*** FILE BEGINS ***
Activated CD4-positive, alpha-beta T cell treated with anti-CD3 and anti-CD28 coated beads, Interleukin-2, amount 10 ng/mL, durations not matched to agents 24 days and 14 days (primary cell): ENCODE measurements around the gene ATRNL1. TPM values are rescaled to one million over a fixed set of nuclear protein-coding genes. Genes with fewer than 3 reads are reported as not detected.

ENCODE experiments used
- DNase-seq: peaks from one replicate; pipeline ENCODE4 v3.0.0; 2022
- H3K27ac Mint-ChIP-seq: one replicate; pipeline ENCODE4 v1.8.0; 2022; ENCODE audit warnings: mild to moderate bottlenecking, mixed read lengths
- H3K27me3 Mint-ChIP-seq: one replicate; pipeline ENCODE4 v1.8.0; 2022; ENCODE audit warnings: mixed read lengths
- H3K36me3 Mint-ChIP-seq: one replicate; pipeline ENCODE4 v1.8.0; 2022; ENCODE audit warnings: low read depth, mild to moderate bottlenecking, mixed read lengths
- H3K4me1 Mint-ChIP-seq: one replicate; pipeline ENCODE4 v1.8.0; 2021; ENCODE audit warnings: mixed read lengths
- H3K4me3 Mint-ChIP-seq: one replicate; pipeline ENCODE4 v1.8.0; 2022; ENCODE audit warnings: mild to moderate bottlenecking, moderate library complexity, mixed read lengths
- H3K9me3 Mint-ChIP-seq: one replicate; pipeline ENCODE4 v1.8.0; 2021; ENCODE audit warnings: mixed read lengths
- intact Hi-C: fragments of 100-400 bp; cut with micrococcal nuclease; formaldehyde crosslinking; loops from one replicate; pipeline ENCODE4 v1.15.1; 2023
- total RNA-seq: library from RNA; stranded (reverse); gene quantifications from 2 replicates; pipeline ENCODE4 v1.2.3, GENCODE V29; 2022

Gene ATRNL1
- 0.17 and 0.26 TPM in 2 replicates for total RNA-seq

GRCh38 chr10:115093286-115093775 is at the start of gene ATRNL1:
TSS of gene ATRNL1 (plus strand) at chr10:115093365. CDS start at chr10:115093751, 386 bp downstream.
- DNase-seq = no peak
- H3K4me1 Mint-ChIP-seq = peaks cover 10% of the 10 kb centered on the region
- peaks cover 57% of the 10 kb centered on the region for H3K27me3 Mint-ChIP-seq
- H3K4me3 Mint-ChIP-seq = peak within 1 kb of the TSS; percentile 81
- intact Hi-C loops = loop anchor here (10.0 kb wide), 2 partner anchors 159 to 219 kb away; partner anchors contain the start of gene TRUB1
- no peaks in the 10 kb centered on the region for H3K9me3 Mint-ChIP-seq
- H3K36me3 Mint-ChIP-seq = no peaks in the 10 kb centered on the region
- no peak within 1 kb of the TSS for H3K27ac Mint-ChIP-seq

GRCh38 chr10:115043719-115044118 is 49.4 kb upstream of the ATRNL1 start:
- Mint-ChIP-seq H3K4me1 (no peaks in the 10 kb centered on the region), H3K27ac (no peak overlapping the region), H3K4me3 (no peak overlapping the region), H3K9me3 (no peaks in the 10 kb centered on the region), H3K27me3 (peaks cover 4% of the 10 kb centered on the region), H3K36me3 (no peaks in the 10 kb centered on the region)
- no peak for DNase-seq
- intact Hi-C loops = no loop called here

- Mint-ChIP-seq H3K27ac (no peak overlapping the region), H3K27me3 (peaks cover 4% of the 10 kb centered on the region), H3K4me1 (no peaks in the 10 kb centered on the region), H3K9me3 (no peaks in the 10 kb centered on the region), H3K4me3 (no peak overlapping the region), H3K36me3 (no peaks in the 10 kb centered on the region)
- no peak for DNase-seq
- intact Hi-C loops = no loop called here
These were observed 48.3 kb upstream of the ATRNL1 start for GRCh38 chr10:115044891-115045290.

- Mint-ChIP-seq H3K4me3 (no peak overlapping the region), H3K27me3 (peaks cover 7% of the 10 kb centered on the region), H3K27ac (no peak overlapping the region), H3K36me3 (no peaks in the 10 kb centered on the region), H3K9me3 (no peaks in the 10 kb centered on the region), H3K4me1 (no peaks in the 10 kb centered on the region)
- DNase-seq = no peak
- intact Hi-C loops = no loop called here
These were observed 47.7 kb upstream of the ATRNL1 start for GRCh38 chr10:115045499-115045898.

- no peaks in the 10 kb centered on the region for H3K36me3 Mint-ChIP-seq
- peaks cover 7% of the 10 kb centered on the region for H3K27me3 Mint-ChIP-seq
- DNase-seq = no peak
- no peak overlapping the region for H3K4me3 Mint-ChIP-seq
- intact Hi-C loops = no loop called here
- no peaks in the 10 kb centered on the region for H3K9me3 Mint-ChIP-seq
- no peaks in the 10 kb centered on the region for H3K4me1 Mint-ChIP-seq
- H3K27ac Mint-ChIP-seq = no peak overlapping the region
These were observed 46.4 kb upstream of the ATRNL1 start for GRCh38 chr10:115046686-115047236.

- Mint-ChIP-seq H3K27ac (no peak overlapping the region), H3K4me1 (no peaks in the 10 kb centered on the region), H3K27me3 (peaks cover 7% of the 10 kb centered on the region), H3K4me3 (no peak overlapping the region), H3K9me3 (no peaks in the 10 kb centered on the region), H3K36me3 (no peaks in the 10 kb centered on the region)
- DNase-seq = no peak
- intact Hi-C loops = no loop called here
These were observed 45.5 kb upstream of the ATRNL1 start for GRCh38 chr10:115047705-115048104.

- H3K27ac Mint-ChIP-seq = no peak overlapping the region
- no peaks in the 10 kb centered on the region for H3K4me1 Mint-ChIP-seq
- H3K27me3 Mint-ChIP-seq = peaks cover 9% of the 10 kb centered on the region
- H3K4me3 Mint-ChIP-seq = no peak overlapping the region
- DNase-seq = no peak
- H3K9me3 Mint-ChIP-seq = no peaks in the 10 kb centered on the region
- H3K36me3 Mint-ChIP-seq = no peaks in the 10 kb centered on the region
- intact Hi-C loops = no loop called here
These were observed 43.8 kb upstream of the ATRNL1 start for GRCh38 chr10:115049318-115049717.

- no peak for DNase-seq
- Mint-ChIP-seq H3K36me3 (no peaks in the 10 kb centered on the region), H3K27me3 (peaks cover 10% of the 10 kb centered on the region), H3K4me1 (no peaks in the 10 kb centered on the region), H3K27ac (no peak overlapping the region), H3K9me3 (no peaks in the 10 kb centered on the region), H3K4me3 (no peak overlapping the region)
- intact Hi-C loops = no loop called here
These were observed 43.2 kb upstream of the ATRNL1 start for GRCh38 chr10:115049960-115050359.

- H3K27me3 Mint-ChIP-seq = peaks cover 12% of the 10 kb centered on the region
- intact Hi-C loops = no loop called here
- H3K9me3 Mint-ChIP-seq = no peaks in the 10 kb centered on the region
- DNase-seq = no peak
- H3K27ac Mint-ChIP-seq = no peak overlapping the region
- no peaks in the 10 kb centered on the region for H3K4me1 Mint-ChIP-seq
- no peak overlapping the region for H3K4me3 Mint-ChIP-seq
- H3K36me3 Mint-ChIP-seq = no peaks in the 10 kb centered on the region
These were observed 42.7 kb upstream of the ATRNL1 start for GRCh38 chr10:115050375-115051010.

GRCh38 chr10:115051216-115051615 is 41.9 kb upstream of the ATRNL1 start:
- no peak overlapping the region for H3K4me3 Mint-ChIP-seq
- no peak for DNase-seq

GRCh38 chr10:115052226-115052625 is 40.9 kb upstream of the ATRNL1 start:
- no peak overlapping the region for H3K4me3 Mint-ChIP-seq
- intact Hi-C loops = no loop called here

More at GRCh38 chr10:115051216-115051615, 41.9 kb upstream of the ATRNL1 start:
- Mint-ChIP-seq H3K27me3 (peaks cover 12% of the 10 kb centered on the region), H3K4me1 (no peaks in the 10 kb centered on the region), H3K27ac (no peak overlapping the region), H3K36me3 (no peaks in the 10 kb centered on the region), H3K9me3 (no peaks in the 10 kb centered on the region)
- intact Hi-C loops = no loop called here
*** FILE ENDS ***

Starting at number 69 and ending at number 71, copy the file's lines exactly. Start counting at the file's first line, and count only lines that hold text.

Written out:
- H3K36me3 Mint-ChIP-seq = no peaks in the 10 kb centered on the region
These were observed 42.7 kb upstream of the ATRNL1 start for GRCh38 chr10:115050375-115051010.

GRCh38 chr10:115051216-115051615 is 41.9 kb upstream of the ATRNL1 start: